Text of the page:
Office Fit-Out

An Office Fit for company by Liana Slussareff

It’s often said in conversation that doctors have the worst health and dentists the worst teeth, ones of those pseudo-facts that when repeated enough is just accepted as truth. These broad statements generalise the idea that whatever your profession, no matter how good you are at it, your motivation to practice what you preach is generally lacking. Well, that may not be the case for all those poor medical practitioners who are unfairly judged as being unhealthy or unhygienic - though I’m sorry to say that until recently it was in-fact the case for our own office/factory space in that the design of it (or lack thereof) was the big elephant in the room that everyone was staring at. 

Not anymore!

It will come about slowly as it is honestly due to our increasing workload and not lack of motivation that has enforced the neglect of our office refurbishment. However with stage one complete it is with pleasure that we can now reveal a little snippet of what we have going on at Tint Design.

Precision Cut frost and vinyl cut text are two fairly common requests among those who are looking to spruce up a workplace, create a bit of privacy, or simply add a bit of something to a space on a budget. So, the first section of our office face-lift comes by way of layered precision-cut texts and graphic design applied to two of our main office and meeting spaces. The hex-pattern is a long-time crowd pleaser and we thought that an example of how different scaled text layered through the design on the opposing side of the glass would be a great example of how to customise a design for your own space.

Love it? Hate it? We’d love to know what you think - be sure to follow us on Facebook, Instagram and Twitter and give us your feedback.
 

Size Matters by Liana Slussareff

In the context of design, scale is the the broad term used to describe the relationship between two or more objects. In our everyday lives we instinctively use what can widely be referred to as ‘human scale’ which basically translates to how we compare things to our own size, for example, how many times in your life have you been in need of a tape measure and, without one handy, stood next to something and marked a point on your body for reference? “it was roughly shoulder height” etc.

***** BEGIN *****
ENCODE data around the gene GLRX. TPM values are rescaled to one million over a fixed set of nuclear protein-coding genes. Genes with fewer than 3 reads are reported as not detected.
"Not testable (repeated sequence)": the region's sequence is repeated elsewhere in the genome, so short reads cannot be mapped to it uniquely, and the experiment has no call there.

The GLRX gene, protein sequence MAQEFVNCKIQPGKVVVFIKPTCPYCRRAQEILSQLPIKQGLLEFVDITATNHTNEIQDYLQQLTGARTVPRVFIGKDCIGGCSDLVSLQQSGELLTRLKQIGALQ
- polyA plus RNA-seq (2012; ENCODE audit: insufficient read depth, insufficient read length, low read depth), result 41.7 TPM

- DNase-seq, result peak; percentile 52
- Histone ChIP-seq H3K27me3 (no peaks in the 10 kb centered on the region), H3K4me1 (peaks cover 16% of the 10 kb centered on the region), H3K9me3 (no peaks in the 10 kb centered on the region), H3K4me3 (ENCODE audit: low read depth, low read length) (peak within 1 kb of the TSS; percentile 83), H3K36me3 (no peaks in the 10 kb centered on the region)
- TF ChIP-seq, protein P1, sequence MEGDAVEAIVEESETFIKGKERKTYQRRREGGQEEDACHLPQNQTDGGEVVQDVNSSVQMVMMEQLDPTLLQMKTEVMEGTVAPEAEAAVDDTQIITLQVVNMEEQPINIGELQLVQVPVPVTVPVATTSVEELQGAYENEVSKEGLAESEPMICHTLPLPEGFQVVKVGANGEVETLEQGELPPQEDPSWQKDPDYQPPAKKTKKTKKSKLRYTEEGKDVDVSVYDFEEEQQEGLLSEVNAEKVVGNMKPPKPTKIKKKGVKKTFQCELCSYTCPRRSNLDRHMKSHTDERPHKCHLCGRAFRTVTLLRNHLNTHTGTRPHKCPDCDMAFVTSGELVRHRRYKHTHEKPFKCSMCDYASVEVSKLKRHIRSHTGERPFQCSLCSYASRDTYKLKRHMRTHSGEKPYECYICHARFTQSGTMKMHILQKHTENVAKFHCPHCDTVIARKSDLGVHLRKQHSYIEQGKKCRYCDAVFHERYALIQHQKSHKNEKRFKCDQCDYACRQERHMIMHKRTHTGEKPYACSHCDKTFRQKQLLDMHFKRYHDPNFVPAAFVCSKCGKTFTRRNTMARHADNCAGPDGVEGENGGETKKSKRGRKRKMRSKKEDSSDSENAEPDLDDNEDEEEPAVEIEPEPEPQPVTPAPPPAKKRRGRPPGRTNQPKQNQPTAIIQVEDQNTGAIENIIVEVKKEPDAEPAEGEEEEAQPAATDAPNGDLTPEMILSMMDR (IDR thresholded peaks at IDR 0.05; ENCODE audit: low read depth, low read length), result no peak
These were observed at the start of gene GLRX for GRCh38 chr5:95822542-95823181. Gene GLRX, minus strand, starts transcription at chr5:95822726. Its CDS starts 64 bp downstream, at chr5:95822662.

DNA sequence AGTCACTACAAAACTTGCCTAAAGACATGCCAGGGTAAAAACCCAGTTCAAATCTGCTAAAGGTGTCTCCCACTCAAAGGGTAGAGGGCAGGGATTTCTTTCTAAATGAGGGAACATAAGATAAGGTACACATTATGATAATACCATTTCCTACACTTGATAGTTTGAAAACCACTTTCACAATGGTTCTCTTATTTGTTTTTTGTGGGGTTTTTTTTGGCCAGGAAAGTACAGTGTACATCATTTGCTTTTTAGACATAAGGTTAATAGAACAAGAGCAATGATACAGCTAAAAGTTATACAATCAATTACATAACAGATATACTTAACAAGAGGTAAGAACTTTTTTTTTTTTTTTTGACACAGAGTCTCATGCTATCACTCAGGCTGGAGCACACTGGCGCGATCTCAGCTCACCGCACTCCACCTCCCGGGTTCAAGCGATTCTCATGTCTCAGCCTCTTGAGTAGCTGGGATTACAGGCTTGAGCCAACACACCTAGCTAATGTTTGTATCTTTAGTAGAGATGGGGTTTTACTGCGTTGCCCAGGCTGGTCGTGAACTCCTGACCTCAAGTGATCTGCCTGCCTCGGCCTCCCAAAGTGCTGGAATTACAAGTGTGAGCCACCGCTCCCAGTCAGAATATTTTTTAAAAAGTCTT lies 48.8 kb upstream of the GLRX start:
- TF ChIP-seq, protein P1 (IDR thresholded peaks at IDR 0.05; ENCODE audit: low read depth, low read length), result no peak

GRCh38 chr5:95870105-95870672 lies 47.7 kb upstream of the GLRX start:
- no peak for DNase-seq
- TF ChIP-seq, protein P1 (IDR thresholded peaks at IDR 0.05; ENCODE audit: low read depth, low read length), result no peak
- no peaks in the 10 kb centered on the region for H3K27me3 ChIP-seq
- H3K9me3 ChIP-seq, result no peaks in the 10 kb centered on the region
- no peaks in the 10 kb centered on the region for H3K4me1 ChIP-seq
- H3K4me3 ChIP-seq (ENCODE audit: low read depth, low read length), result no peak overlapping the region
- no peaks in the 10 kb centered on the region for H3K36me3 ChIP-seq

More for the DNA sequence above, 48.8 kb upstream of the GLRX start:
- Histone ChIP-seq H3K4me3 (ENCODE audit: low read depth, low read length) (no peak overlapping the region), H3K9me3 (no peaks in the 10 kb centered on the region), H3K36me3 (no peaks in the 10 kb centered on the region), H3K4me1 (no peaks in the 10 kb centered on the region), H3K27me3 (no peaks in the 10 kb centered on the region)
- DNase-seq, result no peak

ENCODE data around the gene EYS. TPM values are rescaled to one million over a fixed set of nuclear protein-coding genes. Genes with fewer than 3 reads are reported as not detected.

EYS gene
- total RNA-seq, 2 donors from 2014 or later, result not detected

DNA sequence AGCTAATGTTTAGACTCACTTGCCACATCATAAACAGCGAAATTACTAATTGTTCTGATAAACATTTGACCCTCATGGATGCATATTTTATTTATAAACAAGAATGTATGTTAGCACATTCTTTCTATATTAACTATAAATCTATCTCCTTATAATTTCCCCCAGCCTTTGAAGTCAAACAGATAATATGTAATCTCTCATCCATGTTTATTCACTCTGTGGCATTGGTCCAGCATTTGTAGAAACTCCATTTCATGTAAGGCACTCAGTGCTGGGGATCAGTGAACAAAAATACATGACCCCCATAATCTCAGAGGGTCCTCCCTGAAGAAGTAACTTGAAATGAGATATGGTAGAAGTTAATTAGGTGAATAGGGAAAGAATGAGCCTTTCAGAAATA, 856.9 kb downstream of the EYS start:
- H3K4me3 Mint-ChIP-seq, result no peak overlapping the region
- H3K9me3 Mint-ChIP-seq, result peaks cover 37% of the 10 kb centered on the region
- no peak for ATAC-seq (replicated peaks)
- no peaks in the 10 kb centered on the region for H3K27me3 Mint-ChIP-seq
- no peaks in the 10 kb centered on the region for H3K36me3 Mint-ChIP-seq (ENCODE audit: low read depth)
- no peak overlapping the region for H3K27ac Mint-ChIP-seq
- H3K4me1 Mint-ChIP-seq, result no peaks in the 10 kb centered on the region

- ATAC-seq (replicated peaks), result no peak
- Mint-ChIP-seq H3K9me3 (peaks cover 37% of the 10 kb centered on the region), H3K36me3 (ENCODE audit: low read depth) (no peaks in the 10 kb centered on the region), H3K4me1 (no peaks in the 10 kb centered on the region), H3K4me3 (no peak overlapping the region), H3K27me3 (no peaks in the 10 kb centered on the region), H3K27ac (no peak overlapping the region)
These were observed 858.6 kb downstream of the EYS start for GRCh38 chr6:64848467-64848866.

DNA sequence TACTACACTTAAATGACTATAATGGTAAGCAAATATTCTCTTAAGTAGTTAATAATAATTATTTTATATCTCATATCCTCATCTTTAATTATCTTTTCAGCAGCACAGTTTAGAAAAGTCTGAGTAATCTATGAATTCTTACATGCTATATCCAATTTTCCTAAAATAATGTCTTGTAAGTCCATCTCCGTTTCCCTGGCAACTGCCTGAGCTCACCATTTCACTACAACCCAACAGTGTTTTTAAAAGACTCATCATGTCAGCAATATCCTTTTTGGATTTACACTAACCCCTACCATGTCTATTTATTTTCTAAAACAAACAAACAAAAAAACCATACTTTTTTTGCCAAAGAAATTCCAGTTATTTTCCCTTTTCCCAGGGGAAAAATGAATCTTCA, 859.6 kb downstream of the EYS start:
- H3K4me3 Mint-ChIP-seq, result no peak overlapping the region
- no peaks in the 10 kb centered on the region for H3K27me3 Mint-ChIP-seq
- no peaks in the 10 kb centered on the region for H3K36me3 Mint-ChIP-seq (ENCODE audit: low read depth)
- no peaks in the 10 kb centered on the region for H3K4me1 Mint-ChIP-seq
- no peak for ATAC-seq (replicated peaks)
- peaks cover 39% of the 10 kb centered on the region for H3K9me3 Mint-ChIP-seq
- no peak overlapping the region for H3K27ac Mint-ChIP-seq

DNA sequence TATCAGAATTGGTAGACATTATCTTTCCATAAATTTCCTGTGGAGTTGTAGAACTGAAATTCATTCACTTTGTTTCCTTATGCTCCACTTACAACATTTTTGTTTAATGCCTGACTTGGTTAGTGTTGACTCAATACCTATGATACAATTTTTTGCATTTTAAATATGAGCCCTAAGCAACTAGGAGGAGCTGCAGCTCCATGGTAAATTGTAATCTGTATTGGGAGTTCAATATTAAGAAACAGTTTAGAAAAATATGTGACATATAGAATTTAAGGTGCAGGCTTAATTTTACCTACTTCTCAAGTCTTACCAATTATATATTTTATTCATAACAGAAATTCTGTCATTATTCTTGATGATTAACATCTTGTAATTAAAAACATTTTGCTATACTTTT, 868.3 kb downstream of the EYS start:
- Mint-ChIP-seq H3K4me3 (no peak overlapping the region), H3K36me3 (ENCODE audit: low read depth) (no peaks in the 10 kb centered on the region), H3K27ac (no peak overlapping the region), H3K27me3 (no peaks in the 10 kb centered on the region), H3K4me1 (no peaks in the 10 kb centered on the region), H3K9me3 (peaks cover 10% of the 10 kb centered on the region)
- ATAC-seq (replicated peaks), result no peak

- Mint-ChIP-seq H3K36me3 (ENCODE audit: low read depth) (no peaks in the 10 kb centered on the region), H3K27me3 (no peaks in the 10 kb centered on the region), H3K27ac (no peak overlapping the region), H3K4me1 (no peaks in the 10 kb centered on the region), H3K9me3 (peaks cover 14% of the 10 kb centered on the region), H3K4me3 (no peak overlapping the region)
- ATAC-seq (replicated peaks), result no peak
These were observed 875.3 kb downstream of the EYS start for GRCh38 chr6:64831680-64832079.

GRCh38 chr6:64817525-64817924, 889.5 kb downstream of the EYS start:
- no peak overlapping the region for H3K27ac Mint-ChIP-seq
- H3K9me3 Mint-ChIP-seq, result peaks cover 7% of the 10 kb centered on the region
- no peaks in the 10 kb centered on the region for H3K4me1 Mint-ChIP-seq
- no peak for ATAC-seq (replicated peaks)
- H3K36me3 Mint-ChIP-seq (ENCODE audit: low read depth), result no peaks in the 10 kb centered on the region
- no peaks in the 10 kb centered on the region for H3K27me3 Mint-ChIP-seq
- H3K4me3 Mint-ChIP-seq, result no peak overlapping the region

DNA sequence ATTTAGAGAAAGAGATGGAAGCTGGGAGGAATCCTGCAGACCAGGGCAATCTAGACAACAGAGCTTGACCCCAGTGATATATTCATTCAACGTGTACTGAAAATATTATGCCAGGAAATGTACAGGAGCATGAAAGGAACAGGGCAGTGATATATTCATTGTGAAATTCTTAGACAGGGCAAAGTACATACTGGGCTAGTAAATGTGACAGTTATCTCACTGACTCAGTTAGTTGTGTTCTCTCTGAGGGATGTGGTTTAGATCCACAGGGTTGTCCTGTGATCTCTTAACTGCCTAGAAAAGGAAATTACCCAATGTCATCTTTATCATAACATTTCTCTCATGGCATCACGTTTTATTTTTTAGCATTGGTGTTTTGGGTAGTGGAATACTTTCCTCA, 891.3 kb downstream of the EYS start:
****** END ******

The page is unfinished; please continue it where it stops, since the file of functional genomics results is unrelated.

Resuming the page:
Populating our work and home environments with objects that are relatable in scale to our own size makes us feel instinctively more comfortable as our brains are not challenged by the disproportionate relativeness of multiple objects. That's not to say however that the uniform and ‘average’ size of everything is good design, it’s quite the contrary. Manipulating scale is one of the fundamental building blocks of being a good designer as it is with the creative and well executed use of it that can really make or break the design of a space. 

Emphasising or exaggerating the scale of something within a space will undoubtedly draw your attention to that area within moments of entering a room. That is why, within a good design, you will often find that the feature element of the space, be it an oversized lighting fixture or bold patterned wallpaper, is often situated where the proprietor wants to draw your attention first. With this in mind it was important to us to be able to offer our clients a diverse Design Range that can be manipulated in both scale and colour so that the end user can use our patterns as templates that with a bit of creativity and manipulation will transform into a unique design that is custom built for an individual space. 

So whatever your design situation, remember that the use of scale within the execution of a design can play a huge part in how people will respond to your space.